Heartworms, Dirofilaria immitis, belong to the same class of worms as roundworms and are similar to them in appearance. Heartworms spend their adult life in the right side of the heart and the large blood vessels connecting the heart to the lungs. They can be found in both dogs and cats.
How Your Pet Gets Infected
Stage 1: Heartworm disease, caused by Dirofilaria immitis, is transmitted by infected mosquitoes. When a mosquito takes blood from an infected animal, it ingests heartworm larvae as well. The larvae in this stage is also called microfilariae
Stage 2: These larvae develop into their infective stage inside the mosquito.
Stage 3: When it bites your pet, the larvae is transferred over. There are no obvious signs in the early stages of infection, which makes heartworm prevention all the more important because advanced infection may result in death.
Stage 4: Without prevention, the larvae develops and reaches the heart and lungs of your pet. Worms can live inside up to 5-7 years in dogs and 2 years in cats, with female heartworms that can grow up to 12 inches and male heartworms that can grow up to 6 inches.
Signs of Heartworm Disease in Dogs
- Difficulty breathing
- Exercise intolerance
- Reduced appetite and weight loss
- Loss of consciousness
In dogs, the adult worms can obstruct large blood vessels leading from the heart to the lungs. Worms may also enter smaller vessels in the lung and obstruct those vessels. In severe cases, called “caval syndrome” worms start to fill the right ventricle of the heart.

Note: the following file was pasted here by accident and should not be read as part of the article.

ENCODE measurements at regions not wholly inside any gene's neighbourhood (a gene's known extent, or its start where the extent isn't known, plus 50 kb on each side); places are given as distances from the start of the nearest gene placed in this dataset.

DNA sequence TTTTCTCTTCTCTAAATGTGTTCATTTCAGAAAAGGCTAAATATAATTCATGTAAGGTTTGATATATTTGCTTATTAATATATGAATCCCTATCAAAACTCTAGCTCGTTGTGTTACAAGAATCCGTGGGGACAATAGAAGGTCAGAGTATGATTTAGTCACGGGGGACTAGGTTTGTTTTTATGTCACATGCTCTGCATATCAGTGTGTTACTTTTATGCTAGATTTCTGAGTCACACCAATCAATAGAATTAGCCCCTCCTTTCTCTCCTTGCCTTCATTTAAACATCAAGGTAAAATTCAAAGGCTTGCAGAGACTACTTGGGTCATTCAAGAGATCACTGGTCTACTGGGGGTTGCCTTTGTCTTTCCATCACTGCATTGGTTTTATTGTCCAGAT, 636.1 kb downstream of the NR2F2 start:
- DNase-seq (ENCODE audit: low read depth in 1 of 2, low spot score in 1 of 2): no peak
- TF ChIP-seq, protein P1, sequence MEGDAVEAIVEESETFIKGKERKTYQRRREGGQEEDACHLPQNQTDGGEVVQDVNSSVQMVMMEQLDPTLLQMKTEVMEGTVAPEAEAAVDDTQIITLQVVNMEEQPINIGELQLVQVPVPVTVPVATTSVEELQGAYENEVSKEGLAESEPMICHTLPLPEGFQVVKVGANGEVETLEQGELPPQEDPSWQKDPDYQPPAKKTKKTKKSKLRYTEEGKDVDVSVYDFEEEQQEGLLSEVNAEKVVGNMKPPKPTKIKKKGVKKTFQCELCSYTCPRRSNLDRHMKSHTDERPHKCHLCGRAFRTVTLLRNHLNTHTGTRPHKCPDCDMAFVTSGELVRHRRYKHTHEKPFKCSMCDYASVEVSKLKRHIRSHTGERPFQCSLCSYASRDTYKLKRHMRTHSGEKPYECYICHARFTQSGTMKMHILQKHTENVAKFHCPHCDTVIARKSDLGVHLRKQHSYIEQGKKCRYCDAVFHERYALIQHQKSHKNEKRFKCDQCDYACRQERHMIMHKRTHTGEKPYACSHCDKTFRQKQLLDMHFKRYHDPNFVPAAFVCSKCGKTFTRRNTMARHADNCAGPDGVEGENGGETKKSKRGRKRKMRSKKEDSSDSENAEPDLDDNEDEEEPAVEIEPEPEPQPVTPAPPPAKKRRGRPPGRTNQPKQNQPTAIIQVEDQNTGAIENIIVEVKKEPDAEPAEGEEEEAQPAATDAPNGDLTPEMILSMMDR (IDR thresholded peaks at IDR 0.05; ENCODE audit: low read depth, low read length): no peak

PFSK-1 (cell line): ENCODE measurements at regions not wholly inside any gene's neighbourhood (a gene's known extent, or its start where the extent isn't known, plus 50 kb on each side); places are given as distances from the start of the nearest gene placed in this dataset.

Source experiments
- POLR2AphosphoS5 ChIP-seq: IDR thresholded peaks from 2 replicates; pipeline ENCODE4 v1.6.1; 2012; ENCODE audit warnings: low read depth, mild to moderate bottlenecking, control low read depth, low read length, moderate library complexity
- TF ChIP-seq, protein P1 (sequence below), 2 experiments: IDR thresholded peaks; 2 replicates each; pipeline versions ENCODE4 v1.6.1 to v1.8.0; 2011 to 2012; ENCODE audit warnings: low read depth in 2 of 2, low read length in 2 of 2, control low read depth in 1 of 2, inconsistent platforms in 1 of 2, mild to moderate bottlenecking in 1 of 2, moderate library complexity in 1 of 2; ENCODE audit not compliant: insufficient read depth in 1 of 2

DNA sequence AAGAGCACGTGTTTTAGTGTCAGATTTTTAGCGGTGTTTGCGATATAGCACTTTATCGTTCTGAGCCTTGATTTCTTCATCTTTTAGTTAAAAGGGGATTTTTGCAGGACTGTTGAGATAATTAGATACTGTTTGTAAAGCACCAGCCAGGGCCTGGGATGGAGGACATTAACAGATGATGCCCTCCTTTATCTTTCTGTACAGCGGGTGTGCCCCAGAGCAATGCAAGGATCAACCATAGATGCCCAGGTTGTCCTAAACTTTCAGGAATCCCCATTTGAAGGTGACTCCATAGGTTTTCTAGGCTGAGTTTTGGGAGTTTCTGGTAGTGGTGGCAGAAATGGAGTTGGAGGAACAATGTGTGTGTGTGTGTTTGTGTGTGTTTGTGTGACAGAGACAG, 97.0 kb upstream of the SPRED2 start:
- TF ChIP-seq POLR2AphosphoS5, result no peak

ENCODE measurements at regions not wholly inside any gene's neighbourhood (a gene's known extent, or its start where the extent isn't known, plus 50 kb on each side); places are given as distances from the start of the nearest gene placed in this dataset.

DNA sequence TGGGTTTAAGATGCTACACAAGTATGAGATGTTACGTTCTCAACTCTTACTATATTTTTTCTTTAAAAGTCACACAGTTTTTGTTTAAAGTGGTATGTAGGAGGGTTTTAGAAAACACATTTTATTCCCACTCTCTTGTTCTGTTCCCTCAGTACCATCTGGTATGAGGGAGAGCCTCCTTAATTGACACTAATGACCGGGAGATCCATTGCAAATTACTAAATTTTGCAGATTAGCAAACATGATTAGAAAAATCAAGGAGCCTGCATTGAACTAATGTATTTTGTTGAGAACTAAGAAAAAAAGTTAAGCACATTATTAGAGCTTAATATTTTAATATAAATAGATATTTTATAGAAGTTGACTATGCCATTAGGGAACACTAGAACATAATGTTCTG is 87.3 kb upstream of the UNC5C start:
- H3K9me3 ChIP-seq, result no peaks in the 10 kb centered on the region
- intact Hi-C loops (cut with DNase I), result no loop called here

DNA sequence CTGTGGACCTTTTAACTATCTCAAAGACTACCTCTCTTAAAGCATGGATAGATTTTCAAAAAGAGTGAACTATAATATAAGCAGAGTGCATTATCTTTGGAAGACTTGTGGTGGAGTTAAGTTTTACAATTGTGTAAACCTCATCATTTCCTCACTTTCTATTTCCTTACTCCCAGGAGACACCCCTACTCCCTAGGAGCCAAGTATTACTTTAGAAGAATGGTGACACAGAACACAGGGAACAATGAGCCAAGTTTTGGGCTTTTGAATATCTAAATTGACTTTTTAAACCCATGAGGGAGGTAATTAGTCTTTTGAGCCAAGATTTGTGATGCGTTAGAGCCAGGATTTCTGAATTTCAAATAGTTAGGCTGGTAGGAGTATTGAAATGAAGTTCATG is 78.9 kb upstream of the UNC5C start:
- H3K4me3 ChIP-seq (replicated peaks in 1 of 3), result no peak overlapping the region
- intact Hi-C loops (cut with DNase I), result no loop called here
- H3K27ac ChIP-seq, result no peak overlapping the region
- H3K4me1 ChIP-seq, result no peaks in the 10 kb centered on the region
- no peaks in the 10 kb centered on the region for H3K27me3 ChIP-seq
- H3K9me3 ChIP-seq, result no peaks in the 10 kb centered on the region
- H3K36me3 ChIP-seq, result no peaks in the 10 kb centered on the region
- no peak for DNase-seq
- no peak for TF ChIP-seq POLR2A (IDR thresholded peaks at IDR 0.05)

Blood testing is performed to identify pets infected with D. immitis. Because blood tests are not always accurate, we need to interpret test results in relation to the history and the symptoms the animal is showing. Radiographs (x-rays) and ultrasound (echocardiography) are often performed to look for typical changes in the heart and lungs caused by D. immitis, and determine the severity of the infection. Changes include enlargement of the pulmonary artery and the right ventricle. Certain types of cells (eosinophils) may increase in the blood or secretions from the lungs in heartworm infections. These additional findings can all help support the diagnosis.
Considering the fact that the earliest heartworm antigen and microfilariae can be detected is 5 and 6.5 months respectively, prevention is key.
Pets should be tested for heartworm infection before starting a preventive program. Preventives are not used to kill adult worms; drugs called adulticides must be used to kill them. Nevertheless, it is better to avoid heartworms through preventive measures.